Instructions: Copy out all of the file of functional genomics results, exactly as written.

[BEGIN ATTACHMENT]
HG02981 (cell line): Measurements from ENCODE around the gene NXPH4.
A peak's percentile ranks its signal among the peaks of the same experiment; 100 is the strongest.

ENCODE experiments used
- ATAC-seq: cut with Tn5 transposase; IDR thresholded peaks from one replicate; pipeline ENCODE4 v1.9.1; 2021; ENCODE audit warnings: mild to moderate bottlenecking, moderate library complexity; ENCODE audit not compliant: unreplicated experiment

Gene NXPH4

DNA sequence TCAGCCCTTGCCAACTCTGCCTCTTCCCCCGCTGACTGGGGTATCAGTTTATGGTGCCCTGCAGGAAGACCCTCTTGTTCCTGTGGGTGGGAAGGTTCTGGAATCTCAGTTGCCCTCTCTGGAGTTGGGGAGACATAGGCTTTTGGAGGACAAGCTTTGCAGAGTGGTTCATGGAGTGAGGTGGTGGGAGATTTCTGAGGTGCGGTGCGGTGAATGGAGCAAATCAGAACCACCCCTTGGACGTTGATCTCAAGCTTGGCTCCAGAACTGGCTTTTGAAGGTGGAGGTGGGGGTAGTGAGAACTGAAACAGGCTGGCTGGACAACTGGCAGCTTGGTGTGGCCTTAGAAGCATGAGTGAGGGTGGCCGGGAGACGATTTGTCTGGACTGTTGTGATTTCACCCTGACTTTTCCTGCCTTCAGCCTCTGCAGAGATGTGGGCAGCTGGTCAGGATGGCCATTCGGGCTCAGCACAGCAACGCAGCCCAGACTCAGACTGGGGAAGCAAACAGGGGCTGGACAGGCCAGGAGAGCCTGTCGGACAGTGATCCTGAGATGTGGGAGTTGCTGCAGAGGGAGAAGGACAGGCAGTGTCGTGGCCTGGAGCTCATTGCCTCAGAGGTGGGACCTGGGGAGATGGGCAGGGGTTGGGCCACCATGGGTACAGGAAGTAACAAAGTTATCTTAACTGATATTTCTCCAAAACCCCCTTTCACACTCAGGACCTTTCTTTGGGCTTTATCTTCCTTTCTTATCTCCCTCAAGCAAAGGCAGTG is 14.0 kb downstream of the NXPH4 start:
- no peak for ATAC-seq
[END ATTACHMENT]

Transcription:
HG02981 (cell line): Measurements from ENCODE around the gene NXPH4.
A peak's percentile ranks its signal among the peaks of the same experiment; 100 is the strongest.

ENCODE experiments used
- ATAC-seq: cut with Tn5 transposase; IDR thresholded peaks from one replicate; pipeline ENCODE4 v1.9.1; 2021; ENCODE audit warnings: mild to moderate bottlenecking, moderate library complexity; ENCODE audit not compliant: unreplicated experiment

Gene NXPH4

DNA sequence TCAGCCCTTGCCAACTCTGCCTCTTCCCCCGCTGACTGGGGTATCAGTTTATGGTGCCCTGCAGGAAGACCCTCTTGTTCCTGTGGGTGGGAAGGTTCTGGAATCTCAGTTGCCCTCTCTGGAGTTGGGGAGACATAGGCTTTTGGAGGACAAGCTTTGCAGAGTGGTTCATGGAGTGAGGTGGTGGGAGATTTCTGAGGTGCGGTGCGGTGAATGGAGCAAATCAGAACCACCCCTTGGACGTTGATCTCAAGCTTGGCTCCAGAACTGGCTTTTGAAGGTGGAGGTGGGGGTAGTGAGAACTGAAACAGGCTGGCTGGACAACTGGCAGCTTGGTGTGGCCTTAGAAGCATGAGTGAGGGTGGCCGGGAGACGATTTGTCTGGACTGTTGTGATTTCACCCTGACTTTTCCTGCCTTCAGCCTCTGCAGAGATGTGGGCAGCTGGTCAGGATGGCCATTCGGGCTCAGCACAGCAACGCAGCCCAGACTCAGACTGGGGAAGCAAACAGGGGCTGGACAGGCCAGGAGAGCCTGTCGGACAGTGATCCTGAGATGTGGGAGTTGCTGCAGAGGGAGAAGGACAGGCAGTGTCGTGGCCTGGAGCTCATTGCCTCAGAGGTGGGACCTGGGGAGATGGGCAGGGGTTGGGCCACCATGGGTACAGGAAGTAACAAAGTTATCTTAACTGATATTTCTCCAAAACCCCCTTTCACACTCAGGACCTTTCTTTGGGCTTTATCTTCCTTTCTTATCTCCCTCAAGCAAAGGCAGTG is 14.0 kb downstream of the NXPH4 start:
- no peak for ATAC-seq